Tag Archives: trust

My Favorite Proverbs

Quotes and proverbs are not quite the same thing, true. So technically this should be called “My Favorite Quotes.” But hey, feeling lazy today.

Not every quote is awesome, of course….

I love quotes, have collected them all my life in a small notebook (I’m on the third one now) and find them to be pithy summations of so many situations that fit their boiled-down wisdom. They’re like the opposite of soundbites; quotes can unpack into massive discussions, but they remain the word pictures worth a thousand words. So here are a few of my favorites:

Utopia is just a massacre away. –unattributed

I first saw this in the decorated calligraphy of a friend who sold his art as a side hustle. It’s not so much a literary quote directly as a distillation of Thomas More’s Utopia written 500 years ago now, and still relevant. In our strange times, I have seen more people on both sides of any sides that can be had these days dehumanizing others to the point of “just get rid of them and the rest of us will be fine.” This was particularly a combination of amusing and horrifying in a pro-life discussion among Christian friends. Kill the Democrats, and we can have a pro-life regime.

Uhhhhhh….. does anyone else see something wrong with that reasoning? Just asking: what would Jesus do?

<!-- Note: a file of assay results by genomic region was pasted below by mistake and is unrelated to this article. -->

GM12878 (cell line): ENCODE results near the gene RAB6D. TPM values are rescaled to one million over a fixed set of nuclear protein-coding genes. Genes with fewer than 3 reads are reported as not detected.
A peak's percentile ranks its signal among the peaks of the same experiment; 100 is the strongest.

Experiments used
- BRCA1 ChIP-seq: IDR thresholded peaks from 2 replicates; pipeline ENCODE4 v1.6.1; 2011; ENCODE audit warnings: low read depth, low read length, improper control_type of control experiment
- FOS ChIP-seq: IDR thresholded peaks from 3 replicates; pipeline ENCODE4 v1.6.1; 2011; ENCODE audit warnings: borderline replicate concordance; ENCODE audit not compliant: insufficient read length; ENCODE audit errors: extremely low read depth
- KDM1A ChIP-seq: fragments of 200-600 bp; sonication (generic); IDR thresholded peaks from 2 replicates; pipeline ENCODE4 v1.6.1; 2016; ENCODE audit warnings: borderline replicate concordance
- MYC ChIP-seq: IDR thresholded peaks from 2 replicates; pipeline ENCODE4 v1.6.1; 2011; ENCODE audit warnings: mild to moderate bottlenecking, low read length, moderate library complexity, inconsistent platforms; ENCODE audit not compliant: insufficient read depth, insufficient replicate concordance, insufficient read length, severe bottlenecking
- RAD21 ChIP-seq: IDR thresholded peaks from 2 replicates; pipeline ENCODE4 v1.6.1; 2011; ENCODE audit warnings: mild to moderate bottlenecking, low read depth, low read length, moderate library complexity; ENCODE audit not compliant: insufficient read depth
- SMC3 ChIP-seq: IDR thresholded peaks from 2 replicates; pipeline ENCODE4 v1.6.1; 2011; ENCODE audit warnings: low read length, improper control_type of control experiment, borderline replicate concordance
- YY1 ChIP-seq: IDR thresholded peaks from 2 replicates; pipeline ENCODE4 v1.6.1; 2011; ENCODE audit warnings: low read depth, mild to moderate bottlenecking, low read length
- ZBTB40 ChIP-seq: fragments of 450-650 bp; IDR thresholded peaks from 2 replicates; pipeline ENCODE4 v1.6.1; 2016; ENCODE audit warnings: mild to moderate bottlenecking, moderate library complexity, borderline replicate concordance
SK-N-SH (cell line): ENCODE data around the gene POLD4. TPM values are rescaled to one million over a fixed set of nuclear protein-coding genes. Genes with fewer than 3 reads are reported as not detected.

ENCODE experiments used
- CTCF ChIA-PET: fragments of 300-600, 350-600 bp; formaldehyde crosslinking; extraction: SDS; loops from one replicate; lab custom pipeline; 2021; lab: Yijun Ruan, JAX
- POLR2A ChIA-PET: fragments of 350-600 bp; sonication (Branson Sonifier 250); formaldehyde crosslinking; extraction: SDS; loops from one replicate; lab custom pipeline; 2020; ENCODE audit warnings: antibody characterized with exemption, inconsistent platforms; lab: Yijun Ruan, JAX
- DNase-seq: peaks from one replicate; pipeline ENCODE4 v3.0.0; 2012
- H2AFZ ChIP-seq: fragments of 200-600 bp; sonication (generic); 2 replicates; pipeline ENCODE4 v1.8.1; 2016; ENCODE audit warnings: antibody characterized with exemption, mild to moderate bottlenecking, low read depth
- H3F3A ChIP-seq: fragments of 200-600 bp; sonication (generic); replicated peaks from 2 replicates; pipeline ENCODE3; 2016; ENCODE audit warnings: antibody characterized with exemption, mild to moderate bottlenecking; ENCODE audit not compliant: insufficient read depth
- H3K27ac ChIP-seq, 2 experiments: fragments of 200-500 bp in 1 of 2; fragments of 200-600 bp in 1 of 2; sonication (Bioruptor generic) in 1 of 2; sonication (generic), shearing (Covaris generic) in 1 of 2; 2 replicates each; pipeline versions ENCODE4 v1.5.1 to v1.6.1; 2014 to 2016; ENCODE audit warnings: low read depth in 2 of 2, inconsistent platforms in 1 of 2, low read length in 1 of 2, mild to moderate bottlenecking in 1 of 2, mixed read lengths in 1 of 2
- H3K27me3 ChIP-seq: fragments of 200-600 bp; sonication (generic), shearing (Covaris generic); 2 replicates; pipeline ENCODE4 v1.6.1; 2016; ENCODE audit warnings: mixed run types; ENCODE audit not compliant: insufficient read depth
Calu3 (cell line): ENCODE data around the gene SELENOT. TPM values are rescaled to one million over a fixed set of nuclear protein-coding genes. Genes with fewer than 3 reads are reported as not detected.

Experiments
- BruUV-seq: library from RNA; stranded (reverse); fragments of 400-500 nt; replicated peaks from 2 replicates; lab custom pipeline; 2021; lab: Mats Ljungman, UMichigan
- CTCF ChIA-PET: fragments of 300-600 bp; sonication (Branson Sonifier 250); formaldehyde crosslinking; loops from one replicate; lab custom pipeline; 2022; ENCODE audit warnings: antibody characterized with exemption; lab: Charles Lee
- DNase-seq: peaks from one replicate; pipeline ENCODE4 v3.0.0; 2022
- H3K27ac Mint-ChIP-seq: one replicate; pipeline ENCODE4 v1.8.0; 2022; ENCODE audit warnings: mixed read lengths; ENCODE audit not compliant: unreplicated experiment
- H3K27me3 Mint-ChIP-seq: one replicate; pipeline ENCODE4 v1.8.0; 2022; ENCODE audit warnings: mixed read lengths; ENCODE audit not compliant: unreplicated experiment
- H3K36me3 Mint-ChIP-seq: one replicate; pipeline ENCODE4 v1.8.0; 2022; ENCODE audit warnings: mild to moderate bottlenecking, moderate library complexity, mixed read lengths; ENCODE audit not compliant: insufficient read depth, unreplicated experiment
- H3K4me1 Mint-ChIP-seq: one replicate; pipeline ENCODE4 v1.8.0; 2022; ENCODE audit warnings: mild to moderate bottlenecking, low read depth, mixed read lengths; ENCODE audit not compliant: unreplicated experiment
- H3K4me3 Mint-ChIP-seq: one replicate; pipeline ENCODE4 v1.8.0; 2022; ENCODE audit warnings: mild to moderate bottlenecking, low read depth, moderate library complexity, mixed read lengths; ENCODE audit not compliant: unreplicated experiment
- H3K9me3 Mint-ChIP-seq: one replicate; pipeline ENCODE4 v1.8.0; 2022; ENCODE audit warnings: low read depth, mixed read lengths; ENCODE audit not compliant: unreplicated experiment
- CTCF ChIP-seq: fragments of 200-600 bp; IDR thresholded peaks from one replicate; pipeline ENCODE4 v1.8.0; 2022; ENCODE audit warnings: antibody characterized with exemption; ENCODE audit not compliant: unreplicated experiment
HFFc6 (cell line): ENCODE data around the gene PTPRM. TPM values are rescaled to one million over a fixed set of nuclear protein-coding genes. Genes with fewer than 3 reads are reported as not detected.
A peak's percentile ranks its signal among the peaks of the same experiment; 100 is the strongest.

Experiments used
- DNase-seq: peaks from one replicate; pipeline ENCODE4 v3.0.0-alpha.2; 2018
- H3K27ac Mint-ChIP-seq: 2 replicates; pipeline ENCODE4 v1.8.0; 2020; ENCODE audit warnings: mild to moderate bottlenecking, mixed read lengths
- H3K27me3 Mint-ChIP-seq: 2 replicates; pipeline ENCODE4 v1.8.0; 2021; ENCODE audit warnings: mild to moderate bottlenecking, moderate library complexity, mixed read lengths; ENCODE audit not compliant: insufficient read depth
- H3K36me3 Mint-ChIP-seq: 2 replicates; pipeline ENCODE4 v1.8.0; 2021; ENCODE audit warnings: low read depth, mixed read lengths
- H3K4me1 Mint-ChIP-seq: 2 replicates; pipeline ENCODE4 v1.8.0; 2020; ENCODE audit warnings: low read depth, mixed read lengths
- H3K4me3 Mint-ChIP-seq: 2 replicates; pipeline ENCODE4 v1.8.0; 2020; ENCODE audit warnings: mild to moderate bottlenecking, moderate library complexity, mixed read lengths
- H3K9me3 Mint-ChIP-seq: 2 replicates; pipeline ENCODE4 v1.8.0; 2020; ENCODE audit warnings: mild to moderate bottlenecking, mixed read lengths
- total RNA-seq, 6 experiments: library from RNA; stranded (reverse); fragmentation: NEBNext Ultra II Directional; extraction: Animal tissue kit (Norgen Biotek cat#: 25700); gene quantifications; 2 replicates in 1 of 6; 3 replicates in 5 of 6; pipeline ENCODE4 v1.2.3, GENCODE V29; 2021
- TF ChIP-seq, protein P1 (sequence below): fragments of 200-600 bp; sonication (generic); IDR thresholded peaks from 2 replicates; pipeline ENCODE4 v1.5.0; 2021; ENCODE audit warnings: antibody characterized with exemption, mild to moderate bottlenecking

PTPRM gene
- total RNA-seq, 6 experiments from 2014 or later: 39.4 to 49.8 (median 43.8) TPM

“I’ve learned that people will forget what you said, people will forget what you did, but people will never forget how you made them feel.” –Maya Angelou

And how. I find myself examining discussions to avoid wanting to be right, and instead wanting to be sure people have information, and emotional support. We recently finished working on the COVID CONSPIRACIES book and the final chapter is all about how to keep friends while losing emotional baggage from their high-energy demands to fight over ideas. Unfounded information should be challenged, yes, but if this is someone you want to keep, consider the long game. And I’m not buying the increasing calls from people I don’t know to abandon my family for the sake of any cause, including the unmeasured calls for equal rights. It’s not equal rights if I have to stop talking to my mom, ‘kay? Let us work this out with our home teams without having to bite their heads off. We love them. And we never forget how we made each other feel, long after we forget the passionately reasoned Magnum Opus posted on Facebook for none to read past the first paragraph. Think carefully about what we make each other feel, because we will be wearing it when the pendulum swings again.